Biden and Trump supporters tell us in their own words about America’s political divisions
A 56% majority of voters now say they feel hopeful about the state of the United States, up from 47% in June.
In international surveys, Donald Trump has generally received lower ratings than either of his two predecessors.
If one takeaway from the election is historic voter participation, another may be the political polarization that has come to define the U.S.
Supporters of Donald Trump and Joe Biden differ widely on the issues that are "very important" to their vote.
Hispanic registered voters in the U.S. express growing confidence in Joe Biden’s ability to handle key issues like the coronavirus outbreak.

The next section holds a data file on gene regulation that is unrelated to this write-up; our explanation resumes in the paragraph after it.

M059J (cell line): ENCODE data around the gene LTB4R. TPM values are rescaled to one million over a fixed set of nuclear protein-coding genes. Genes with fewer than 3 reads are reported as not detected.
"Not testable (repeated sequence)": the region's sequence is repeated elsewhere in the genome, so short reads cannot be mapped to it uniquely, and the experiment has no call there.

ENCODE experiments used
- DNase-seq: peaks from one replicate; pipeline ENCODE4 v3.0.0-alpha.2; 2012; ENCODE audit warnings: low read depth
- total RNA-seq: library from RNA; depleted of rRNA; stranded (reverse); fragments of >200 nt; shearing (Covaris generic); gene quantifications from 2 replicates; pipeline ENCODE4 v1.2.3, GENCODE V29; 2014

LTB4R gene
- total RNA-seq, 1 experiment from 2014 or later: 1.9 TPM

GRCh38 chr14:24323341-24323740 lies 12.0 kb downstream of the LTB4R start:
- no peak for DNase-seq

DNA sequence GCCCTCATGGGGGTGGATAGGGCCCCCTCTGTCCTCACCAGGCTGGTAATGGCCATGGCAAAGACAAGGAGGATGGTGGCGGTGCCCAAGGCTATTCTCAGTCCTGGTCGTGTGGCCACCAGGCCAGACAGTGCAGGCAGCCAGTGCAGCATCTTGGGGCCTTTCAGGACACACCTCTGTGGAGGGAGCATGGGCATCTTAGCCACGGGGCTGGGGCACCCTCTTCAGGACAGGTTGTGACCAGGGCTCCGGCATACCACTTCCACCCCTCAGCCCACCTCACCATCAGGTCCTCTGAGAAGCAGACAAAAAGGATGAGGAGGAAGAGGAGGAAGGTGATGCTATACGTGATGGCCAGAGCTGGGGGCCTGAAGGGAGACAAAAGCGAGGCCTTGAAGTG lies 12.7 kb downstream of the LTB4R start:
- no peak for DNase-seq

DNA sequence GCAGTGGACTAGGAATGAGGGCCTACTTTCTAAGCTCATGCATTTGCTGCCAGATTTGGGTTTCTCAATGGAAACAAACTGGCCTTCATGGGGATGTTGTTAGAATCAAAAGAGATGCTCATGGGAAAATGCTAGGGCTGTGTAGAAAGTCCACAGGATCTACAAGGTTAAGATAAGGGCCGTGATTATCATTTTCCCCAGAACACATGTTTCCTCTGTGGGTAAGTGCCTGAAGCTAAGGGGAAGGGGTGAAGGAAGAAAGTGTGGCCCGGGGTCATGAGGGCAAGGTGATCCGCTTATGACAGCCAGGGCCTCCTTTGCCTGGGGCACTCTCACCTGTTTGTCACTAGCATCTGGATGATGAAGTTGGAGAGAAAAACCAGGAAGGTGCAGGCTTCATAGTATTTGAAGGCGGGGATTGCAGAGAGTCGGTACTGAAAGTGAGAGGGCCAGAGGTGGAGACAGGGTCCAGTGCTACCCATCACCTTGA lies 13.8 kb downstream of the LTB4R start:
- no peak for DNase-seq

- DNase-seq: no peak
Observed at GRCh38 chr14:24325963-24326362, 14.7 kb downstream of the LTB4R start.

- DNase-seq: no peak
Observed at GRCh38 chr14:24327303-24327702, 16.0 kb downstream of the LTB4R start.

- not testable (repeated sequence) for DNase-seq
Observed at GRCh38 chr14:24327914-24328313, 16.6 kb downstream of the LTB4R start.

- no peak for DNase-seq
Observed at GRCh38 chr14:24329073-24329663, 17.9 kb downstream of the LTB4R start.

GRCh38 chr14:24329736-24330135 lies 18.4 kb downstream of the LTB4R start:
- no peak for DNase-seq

Just half of registered voters expect to know results within a day or two of Election Day, including nearly identical shares who support Trump and Biden.
President Trump continues to be White Christians’ preferred candidate, but support among voters in three traditions has slipped since August.
Among Republicans, opinions about the coronavirus outbreak in the U.S. differ considerably by source of news.
Comparable majorities of both candidates’ supporters say it “really matters” who wins in November, with large majorities on both sides saying a win by the opposing candidate would lead to “lasting harm” for the country.